Told in moving prose and powerfully illustrated, this is the story of a shy, curious boy from a deeply religious family who grew up to find solace and inspiration in his own unique approach to both spirituality and music. John Coltrane—a legendary jazz musician whose work shattered boundaries and continues to influence countless artists to this day.
--Houghton Mifflin Harcourt (October 2012)

The Extraordinary Music of Mr. Ives: The True Story of a Famous American Composer
by Joanne Stanbridge Ages 5 and up

When the Lusitania was attacked in 1915, the American composer and New Yorker Charles Ives transformed the experience of this heartbreaking news into a musical piece. It begins with a jumble of traffic noises, then the hurdy-gurdy swells into the lovely old hymn “In the Sweet Bye-and-Bye.” In lyrical text and watercolors—sometimes in dramatic wordless spreads—this thoughtful picture book reveals not only a wartime tragedy, but a composer’s conviction that everyday music can convey profound emotion—and help heal a city. Young readers will understand that if they listen, music can be heard in the unlikeliest of places, from the busy chatter of a market to the wail of a fire engine.
--Houghton Mifflin Harcourt (October 2012)

The Warrior's Heart: Becoming a Man of Compassion and Courage
by Eric Greitens
Young Adult

In this adaptation of his best-selling book, The Heart and the Fist, Eric Greitens speaks directly to teen readers, interweaving memoir and intimate second-person narratives that ask the reader to put themselves in the shoes of himself and others.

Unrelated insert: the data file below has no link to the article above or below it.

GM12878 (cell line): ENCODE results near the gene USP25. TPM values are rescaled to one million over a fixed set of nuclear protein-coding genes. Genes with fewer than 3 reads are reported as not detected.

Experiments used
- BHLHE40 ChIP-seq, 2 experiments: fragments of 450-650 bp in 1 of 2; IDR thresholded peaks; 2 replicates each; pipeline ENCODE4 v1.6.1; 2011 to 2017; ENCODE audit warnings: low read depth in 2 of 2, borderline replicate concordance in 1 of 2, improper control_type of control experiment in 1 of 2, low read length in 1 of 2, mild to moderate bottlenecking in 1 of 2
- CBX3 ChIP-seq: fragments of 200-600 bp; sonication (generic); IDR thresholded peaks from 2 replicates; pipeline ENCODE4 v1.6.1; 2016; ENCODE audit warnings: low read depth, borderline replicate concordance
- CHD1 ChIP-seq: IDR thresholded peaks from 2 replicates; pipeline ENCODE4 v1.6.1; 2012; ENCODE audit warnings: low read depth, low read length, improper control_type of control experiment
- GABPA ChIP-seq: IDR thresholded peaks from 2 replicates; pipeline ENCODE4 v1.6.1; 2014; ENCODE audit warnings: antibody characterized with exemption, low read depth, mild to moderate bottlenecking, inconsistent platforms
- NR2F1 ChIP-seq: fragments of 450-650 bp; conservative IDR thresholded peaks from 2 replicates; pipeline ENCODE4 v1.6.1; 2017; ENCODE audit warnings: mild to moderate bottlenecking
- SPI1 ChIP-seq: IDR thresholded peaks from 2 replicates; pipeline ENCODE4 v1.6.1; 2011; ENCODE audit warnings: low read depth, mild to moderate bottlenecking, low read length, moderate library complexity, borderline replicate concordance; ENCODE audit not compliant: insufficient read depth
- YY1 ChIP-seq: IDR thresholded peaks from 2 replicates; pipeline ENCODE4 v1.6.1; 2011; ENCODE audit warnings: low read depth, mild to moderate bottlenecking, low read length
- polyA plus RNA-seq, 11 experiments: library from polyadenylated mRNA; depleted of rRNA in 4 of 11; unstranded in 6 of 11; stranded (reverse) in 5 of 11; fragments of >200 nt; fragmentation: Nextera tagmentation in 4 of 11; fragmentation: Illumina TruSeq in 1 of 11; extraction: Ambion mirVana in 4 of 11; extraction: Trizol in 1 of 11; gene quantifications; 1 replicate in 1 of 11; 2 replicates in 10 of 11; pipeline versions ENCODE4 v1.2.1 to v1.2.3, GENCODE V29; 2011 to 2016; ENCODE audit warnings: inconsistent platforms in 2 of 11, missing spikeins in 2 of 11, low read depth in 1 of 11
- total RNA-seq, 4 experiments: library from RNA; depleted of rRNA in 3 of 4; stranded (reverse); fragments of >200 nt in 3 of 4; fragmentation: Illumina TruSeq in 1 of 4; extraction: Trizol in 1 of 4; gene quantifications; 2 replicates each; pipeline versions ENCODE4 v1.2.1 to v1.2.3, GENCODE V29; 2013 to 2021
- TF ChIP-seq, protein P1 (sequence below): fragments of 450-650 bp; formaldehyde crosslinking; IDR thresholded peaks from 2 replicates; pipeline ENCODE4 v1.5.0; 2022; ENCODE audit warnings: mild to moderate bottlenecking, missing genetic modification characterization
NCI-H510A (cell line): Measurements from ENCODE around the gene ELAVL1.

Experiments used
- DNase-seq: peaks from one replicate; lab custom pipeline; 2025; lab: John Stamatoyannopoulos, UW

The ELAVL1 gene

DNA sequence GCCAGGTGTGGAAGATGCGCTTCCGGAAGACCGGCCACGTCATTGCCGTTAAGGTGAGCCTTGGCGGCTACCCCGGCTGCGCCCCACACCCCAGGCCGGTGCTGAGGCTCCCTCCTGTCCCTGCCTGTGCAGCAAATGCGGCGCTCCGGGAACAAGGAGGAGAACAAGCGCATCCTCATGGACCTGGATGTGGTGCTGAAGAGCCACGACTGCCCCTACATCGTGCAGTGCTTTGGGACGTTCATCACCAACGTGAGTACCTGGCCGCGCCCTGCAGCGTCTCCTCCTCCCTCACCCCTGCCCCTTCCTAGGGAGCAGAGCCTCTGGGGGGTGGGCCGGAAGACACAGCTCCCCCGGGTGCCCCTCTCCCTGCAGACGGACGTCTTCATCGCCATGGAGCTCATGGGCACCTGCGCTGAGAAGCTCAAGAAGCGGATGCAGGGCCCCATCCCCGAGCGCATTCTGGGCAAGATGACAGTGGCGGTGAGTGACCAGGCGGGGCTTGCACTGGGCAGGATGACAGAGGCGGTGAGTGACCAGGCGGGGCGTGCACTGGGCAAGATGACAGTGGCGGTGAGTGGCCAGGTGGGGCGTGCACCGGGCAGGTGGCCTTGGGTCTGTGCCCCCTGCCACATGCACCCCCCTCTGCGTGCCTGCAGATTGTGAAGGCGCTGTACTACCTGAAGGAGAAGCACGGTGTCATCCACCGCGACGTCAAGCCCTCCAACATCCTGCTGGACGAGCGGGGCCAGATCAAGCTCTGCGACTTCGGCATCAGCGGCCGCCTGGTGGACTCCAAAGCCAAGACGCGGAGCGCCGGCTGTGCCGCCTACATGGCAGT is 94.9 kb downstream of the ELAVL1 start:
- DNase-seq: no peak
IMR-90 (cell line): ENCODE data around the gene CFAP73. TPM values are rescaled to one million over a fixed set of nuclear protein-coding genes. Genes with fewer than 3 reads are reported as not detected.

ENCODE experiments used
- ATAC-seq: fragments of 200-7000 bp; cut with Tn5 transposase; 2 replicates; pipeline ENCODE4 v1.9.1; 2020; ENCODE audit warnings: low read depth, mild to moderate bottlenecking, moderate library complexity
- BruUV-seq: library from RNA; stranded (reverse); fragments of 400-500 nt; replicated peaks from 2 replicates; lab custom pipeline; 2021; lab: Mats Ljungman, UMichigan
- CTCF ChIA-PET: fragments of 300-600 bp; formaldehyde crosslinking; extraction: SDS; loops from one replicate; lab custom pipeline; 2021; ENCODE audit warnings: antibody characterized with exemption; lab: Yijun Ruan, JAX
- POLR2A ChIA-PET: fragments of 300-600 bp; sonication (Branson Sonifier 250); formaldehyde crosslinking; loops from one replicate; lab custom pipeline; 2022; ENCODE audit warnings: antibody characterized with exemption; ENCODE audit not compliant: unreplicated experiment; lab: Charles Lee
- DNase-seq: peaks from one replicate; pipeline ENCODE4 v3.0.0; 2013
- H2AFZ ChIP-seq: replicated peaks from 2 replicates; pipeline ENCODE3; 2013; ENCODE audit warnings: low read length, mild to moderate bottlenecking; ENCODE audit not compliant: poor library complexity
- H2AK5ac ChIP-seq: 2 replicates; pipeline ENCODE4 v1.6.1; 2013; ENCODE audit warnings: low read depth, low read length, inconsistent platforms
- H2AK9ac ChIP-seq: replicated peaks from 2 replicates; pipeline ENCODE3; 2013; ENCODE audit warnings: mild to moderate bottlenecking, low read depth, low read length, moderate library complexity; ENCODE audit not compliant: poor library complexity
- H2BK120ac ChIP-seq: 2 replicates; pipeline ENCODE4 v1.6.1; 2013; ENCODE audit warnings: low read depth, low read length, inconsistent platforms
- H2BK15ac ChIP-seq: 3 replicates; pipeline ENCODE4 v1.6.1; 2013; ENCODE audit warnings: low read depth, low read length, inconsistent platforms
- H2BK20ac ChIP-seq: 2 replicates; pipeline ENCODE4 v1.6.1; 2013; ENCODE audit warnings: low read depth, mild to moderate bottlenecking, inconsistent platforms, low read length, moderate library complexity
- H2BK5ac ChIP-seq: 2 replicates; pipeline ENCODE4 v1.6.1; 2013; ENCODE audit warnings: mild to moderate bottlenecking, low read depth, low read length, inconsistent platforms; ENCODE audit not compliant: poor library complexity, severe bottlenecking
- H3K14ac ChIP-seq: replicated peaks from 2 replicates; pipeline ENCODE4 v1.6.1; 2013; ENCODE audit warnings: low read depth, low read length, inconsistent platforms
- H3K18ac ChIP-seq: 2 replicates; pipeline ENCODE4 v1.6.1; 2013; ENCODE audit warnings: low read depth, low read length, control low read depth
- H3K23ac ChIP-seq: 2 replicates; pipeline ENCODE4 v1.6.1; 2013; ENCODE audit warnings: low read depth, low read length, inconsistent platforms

Readers will share in Eric’s evolution from average kid to globe-traveling humanitarian to warrior, training and serving with the most elite military outfit in the world: the Navy SEALs. Along the way, they’ll be asked to consider the power of choices, of making the decision each and every day to act with courage and compassion so that they grow to be tomorrow’s heroes. Sure to inspire and motivate.
--Houghton Mifflin Books for Children 2012

Ivy + Bean Make the Rules (Book 9)
by Annie Barrows
Chapterbook - Ages 7-9

Bean's older sister, Nancy, is going to Girl Power 4-Ever Camp, where she will do Crafts and Music and First Aid and other secret things that Bean will never know about because girls have to be eleven to go to Girl Power 4-Ever Camp. Bean doesn't care. She doesn't want to go to camp. She wouldn't go even if they begged her. So ha. So ha ha. So—wait a second! Bean and Ivy can make their own camp, their own better camp: Camp Flaming Arrow, where counselors Ivy and Bean will give a whole new meaning to Crafts, Music, First Aid, and hands-on learning!
--Chronicle Books 2012

I Ain't Gonna Paint No More! Board Book
by Karen Beaumont
David Catrow, Illustrator